King Abdullah: We have a chance to end the Middle East conflict

From an address given by the King of Jordan to the Houses of Parliament, in London
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The Independent Online

I understand that I am the first head of state from the Arab Middle East to address members of Parliament here. I am humbled by that fact. But I see it as a recognition, not of myself, but of our two nations' long friendship. My late father, His Majesty King Hussein, led the way as a peace-maker and voice of moderation in the Middle East. I am delighted to see so many of his friends here today.

Like my father, I have personal reasons to hold your country in great regard. I lived for a number of years in Britain, including a spell at school in Surrey and later military training at Sandhurst, and an attachment to the British Army, as well as academic tuition at Oxford.

It was during my school days here that I learned some of life's enduring truths – like any food given a nickname by generations of students is best avoided. And at Sandhurst, I learned the three commandments for every young officer who hopes to succeed: listen to your sergeants, listen to your sergeants, and listen to your sergeants! Every one of these lessons has proved valuable in later life.

The events of 11 September have changed the world. My goals and your goals, peace and well-being for our peoples, are still the same. But the route we must travel to reach them must take account of new dangers on the road.

We now know how terrible the toll of the 11 September attack was, not just for America, but for all of civilisation. Jordanians died and, as you know, over one hundred Britons, and along with you Jordanian families watched, glued to their television screens, in horror and grief. We know that the terrorists' real aim was not only physical destruction. They wanted to undermine and destroy the confidence, the close ties and the security of people around the world.

In fact, in an era when we hear so much about technology instead of people, the events of 11 September remind us that people are the original interactive Web. When people can't travel or educate their children or work in safety, civilised society comes to a halt. If terrorists can undermine the confidence in a secure future, economies cannot develop and grow. If murderers can do evil and avoid justice, despair and cynicism flourish.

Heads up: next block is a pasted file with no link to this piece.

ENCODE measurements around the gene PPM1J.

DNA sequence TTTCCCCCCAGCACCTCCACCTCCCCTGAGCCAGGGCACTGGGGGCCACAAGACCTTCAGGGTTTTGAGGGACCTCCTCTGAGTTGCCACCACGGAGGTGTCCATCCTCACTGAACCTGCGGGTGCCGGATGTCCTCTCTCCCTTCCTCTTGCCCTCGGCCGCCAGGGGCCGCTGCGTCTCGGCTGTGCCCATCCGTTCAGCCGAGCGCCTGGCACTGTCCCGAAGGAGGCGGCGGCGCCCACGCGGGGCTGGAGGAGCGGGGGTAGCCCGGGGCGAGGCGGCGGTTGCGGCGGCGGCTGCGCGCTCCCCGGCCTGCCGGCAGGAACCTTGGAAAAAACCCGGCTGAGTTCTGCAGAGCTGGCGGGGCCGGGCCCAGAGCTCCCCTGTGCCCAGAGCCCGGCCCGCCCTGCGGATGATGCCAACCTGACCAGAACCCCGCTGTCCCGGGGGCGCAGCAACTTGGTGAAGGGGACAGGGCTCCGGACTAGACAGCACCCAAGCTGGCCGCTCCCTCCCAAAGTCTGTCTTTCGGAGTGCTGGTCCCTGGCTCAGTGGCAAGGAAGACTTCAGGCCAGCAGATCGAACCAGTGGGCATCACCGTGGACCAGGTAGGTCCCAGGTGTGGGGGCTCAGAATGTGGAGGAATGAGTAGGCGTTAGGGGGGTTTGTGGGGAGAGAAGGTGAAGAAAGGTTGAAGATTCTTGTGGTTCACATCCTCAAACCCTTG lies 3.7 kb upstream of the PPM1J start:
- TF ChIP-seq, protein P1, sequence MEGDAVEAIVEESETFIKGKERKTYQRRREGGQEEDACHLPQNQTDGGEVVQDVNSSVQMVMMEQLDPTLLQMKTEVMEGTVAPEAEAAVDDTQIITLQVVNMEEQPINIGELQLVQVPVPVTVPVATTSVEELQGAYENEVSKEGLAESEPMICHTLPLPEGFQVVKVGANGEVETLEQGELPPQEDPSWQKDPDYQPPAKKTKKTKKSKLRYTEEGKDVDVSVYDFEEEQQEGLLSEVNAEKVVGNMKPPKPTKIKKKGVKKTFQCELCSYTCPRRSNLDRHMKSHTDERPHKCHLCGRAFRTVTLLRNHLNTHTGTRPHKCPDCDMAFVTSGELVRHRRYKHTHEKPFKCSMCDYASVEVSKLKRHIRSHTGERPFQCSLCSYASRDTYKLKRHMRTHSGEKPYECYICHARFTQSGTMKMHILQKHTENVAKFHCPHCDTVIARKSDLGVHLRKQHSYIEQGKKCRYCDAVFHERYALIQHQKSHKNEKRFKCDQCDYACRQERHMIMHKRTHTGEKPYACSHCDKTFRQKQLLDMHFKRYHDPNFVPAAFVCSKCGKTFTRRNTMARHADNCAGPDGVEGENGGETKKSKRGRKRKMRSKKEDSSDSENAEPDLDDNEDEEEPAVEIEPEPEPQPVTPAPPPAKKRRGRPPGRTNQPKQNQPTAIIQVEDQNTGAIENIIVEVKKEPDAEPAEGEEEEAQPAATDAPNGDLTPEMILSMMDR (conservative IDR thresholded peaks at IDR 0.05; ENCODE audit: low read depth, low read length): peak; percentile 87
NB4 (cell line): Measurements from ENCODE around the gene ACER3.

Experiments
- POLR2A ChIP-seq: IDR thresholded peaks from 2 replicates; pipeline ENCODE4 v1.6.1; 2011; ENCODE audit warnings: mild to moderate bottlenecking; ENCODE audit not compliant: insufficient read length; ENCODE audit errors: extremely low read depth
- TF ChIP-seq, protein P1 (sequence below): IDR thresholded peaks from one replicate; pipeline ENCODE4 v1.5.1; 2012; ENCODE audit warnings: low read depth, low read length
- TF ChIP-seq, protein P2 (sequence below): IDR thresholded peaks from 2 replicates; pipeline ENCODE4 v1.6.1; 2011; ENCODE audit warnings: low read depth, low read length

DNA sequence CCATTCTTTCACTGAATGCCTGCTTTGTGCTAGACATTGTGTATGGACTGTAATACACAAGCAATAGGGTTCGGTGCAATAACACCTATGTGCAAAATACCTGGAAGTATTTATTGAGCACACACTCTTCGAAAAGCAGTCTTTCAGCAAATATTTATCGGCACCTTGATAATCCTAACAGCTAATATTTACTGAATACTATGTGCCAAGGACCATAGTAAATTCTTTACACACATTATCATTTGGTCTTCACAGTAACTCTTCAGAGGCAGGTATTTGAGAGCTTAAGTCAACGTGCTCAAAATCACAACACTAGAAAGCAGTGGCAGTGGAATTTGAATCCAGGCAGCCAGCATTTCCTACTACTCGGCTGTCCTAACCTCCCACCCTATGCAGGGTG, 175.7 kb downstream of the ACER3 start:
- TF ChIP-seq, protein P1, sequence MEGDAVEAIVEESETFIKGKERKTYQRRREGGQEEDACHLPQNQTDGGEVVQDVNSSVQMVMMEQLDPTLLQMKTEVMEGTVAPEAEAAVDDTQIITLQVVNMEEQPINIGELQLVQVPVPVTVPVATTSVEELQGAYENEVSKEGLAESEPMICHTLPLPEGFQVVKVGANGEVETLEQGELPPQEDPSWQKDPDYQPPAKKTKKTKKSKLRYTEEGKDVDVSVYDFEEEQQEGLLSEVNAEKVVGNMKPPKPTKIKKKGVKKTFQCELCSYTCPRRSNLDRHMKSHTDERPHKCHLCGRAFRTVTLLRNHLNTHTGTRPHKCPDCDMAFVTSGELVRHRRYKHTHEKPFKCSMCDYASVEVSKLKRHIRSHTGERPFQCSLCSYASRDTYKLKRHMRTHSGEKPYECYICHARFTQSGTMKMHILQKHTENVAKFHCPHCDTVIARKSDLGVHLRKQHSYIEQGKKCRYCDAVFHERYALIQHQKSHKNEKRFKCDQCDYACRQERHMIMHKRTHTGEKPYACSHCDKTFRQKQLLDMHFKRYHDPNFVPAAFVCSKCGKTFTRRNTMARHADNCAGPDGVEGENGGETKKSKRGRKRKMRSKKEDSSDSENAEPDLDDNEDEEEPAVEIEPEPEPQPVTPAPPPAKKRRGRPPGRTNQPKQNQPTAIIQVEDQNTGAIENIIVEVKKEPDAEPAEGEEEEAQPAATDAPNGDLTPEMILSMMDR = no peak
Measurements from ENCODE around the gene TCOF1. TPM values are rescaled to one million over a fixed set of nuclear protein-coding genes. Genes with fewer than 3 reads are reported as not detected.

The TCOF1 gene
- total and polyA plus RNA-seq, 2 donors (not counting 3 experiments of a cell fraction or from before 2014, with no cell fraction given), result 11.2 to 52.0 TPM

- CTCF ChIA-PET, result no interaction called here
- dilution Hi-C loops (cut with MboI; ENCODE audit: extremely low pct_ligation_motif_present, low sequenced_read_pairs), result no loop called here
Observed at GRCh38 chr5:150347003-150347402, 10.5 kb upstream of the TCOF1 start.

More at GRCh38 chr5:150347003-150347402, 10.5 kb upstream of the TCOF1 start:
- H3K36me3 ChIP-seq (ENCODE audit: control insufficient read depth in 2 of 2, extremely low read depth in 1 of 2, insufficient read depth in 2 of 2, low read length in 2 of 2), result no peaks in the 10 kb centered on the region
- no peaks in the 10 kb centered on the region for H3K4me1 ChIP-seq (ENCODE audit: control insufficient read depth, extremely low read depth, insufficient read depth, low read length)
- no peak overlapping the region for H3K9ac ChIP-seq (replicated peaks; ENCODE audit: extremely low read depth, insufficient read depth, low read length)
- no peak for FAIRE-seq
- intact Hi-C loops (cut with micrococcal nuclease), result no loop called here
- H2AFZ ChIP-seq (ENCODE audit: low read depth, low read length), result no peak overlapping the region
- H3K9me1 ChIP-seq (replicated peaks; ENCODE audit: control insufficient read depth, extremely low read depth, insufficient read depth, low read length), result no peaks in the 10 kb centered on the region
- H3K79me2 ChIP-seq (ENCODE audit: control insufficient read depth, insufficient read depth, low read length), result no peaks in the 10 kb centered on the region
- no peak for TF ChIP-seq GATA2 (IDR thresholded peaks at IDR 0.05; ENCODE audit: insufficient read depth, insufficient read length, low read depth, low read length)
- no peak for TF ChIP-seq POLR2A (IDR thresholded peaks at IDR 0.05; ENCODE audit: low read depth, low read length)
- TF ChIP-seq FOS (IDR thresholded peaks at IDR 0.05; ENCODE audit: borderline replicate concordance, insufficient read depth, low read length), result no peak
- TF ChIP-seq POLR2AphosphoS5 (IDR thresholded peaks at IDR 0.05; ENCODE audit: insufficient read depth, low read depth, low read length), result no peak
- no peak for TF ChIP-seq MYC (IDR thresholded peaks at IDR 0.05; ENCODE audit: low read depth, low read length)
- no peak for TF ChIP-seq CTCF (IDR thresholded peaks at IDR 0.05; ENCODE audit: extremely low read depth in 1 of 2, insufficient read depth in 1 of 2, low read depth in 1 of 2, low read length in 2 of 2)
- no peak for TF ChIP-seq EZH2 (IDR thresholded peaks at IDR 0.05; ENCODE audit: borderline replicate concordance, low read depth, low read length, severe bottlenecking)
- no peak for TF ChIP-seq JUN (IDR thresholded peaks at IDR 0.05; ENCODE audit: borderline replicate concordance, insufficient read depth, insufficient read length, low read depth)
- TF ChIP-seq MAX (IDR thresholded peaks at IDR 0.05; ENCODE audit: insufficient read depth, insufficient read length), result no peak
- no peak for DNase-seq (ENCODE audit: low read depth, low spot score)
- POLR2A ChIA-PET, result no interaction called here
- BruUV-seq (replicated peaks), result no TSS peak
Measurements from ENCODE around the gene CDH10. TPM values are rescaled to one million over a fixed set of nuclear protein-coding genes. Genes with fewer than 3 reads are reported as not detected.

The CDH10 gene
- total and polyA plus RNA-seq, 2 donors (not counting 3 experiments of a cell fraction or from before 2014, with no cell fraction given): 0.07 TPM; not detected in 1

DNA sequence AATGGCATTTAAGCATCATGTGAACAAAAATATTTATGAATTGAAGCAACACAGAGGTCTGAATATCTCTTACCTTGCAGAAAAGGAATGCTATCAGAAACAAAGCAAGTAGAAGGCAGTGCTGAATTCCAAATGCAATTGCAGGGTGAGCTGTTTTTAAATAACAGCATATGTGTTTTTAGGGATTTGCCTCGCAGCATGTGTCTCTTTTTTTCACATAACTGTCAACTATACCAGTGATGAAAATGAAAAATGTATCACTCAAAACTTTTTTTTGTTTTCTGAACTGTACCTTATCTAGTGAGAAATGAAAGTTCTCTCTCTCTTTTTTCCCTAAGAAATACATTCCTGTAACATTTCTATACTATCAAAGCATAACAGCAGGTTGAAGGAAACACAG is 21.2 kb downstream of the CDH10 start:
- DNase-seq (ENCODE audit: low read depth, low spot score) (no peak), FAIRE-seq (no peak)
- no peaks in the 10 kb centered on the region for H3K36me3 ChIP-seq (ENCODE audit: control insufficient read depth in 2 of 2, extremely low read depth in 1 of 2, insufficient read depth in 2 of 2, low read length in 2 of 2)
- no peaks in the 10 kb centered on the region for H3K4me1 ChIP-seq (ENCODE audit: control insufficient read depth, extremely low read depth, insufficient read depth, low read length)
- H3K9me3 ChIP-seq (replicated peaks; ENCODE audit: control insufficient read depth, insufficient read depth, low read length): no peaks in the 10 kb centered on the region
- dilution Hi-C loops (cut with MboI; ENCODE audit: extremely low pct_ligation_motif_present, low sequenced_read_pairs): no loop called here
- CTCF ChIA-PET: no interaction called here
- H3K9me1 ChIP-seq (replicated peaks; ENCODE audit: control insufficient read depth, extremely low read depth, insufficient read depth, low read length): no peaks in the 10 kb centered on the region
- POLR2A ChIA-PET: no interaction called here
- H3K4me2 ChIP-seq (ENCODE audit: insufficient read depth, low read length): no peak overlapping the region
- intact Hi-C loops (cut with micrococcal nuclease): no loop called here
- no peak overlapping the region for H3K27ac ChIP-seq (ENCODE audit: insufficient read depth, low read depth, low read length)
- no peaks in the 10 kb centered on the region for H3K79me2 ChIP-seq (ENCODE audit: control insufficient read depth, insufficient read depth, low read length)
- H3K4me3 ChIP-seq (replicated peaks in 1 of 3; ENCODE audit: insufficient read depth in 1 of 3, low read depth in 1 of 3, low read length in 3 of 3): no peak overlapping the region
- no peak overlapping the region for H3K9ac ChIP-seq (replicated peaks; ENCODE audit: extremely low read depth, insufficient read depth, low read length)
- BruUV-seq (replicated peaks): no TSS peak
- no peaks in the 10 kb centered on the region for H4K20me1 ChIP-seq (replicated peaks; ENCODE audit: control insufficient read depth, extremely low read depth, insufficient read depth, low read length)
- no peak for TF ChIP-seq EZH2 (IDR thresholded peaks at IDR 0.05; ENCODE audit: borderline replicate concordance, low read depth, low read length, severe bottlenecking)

That is the aim of the terrorists. It is up to us to see that this target is one they miss. I believe we start by being clear about where we stand. The events of 11 September were an affront to all humanity. That is the view of the too-rarely heard Arab majority.

So let me speak for my people. As a human being, as a father, as a Jordanian, and most of all as a Muslim, what happened that day was evil. As human beings we condemn that attack absolutely, and as a civilised nation Jordan stands shoulder to shoulder with the world community in the fight.

There is now a unique opportunity to forge a solution to the Israeli-Palestinian conflict. The need to act quickly is urgent. For far too long, terrorists have used violence, fear and community division to spread their lies and influence. Our goal must be a just and comprehensive resolution, with the state of Palestine and the state of Israel co-existing side by side. I call on Israel to adhere to the international recognition of the Palestinians' right to a viable independent Palestinian state, based on the United Nations security council resolutions 242 and 338, and I endorse Prime Minister Blair's call for the establishment of a viable Palestinian state. I also welcome President Bush's support.

Thanks to the work begun by my late father, Jordan will continue to play a central role in achieving a peaceful settlement. We are uniquely able to serve as a bridge to span the bitter divisions. Jordan has a peace treaty with Israel. We recognise Israel's right to exist and we wish its people stability, safety and prosperity.

But the Palestinian people have rights too and they include the right to statehood, because without that and without Israel's withdrawal from all occupied Arab territory, there will never be a just and lasting resolution to the conflict in our region. I believe it will happen. And my personal pledge is to work tirelessly to see that it does.